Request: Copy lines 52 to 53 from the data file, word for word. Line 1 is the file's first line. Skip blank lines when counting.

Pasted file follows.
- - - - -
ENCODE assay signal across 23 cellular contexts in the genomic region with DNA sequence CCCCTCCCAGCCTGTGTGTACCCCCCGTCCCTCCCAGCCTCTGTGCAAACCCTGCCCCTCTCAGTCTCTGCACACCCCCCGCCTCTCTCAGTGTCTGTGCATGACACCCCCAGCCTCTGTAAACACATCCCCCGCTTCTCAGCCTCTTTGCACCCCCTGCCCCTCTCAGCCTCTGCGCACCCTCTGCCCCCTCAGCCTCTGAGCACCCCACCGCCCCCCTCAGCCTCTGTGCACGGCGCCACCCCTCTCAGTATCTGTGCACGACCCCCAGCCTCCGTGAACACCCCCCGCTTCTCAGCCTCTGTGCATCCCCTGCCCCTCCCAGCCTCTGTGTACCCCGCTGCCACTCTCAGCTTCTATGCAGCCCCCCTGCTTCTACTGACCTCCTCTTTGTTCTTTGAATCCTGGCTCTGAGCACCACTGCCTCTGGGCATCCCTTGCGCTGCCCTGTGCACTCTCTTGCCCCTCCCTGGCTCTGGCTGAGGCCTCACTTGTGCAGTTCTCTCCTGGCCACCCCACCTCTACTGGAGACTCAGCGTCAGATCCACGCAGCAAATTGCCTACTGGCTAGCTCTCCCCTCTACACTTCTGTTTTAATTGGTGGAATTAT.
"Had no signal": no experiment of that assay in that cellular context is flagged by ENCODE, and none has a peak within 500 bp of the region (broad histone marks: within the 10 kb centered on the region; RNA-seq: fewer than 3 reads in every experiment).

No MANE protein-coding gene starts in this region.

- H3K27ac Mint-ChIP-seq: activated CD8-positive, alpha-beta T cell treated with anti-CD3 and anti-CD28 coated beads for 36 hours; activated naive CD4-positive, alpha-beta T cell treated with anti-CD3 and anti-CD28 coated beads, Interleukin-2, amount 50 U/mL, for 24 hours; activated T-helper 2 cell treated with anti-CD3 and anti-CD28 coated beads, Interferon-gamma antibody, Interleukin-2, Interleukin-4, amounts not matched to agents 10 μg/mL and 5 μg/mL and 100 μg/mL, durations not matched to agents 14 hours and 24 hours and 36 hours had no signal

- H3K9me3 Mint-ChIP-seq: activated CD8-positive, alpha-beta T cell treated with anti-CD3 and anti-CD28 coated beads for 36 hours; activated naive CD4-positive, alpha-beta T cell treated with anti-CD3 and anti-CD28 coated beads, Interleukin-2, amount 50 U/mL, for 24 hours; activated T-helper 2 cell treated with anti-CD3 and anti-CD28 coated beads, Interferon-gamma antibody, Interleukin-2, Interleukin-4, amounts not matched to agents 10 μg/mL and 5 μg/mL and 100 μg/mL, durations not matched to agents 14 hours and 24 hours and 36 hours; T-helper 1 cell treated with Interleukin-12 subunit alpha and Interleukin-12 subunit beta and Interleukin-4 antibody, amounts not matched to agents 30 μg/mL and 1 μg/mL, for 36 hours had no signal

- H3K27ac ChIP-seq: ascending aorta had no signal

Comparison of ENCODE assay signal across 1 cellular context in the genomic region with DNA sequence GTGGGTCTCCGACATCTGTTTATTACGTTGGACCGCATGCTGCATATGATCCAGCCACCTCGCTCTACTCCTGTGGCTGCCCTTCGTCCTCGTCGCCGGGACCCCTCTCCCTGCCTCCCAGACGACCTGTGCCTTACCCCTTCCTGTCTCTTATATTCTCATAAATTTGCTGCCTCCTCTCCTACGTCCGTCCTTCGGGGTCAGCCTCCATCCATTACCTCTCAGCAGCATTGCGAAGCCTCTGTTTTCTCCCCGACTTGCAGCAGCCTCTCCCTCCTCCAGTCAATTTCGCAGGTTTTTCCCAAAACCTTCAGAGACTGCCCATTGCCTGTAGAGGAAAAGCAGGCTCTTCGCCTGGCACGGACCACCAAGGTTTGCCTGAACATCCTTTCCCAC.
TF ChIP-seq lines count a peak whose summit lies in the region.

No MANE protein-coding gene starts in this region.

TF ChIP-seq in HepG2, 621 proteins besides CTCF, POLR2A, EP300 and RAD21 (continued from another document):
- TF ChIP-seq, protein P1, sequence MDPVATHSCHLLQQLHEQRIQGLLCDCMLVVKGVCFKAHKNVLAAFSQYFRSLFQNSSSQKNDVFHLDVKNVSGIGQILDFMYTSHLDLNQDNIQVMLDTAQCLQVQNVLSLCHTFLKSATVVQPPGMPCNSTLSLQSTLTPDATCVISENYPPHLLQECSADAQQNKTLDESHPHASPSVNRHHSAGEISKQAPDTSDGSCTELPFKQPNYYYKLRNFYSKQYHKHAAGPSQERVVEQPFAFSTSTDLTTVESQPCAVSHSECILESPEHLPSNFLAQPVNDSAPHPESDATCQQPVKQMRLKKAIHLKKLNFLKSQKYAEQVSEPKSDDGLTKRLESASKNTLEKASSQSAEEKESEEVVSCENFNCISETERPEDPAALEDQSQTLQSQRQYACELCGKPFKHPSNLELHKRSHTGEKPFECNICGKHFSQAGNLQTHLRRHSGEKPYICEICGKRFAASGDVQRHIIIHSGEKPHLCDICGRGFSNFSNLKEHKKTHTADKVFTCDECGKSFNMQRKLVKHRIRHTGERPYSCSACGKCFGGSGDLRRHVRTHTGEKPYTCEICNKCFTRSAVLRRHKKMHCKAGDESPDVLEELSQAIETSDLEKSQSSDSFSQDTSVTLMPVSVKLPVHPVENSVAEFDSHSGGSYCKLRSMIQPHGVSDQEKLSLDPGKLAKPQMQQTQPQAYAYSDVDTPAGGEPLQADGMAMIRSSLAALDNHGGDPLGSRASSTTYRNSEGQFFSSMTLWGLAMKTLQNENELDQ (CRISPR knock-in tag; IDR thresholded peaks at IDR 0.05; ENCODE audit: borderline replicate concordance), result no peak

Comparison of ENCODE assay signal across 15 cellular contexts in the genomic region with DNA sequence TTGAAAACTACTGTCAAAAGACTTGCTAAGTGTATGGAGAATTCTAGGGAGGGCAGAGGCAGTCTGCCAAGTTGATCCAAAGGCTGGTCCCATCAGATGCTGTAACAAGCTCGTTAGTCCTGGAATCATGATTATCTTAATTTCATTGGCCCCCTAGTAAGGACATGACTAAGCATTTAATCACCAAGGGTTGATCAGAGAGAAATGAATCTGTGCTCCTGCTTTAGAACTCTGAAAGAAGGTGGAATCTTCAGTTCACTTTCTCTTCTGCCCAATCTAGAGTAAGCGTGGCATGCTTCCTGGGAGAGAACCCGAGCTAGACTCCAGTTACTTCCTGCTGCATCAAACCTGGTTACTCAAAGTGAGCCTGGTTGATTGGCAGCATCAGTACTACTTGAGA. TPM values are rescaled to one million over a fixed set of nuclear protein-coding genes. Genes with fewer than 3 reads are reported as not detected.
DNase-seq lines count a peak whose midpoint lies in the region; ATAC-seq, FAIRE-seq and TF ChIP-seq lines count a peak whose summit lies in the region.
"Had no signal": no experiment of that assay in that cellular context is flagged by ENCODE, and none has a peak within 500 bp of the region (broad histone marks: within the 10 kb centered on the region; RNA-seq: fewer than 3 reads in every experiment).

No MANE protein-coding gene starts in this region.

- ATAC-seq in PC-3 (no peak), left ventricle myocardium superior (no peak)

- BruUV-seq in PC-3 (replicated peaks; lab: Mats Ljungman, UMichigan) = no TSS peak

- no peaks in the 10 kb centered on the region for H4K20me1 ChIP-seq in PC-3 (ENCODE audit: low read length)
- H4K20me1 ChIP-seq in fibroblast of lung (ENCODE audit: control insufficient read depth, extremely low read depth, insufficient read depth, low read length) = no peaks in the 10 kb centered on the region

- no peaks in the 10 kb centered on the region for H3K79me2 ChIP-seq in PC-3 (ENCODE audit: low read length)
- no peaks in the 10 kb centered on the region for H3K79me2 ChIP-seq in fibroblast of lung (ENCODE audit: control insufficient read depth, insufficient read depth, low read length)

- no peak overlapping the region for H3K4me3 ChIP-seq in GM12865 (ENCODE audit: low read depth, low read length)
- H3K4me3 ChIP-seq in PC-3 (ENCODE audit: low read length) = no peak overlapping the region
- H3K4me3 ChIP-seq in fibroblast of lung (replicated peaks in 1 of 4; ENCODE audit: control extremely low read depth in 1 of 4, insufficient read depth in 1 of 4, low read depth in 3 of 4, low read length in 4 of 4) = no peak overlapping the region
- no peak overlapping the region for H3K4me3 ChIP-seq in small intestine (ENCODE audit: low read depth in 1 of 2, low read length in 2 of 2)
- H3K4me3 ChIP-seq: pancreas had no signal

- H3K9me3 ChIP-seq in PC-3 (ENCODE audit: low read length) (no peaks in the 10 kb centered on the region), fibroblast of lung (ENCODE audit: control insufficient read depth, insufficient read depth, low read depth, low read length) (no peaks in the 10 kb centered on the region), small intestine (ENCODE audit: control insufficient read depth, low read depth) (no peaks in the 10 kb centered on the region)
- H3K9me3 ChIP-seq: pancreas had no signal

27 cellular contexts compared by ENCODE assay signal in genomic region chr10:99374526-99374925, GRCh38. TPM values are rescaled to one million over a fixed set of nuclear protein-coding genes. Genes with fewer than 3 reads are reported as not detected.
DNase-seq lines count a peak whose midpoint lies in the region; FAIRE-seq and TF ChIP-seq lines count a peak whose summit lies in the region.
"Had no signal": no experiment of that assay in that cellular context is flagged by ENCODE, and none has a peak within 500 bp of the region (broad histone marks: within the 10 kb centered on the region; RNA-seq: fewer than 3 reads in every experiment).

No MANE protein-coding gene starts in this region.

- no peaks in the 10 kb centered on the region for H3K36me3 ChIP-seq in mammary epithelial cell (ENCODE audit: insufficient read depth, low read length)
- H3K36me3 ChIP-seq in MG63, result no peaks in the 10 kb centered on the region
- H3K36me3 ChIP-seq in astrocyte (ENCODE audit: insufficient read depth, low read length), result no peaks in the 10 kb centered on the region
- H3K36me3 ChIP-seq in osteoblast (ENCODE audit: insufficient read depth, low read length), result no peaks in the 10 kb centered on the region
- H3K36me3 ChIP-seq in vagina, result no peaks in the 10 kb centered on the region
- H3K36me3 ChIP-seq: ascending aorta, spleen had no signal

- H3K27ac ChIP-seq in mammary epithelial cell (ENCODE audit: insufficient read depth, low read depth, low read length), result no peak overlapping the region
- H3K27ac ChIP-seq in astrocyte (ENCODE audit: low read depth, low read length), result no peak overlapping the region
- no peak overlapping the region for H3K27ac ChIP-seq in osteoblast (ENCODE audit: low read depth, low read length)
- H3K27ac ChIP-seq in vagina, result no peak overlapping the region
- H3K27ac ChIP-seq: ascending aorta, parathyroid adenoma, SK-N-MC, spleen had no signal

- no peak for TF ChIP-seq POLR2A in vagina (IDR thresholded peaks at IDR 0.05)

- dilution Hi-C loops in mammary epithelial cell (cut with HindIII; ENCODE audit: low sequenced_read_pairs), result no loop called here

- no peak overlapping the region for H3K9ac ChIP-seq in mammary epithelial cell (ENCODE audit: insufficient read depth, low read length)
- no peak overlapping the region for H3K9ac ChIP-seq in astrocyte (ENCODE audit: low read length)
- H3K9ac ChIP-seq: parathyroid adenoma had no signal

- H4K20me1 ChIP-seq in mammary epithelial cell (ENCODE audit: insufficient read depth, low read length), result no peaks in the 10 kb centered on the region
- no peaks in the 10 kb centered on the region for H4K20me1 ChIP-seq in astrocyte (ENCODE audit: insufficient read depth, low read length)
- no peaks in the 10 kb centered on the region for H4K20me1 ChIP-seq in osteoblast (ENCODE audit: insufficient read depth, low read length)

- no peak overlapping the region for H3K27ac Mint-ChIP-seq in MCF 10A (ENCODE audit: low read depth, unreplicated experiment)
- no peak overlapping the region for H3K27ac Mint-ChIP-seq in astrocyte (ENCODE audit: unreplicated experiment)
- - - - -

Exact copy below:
- no peak overlapping the region for H3K27ac Mint-ChIP-seq in MCF 10A (ENCODE audit: low read depth, unreplicated experiment)
- no peak overlapping the region for H3K27ac Mint-ChIP-seq in astrocyte (ENCODE audit: unreplicated experiment)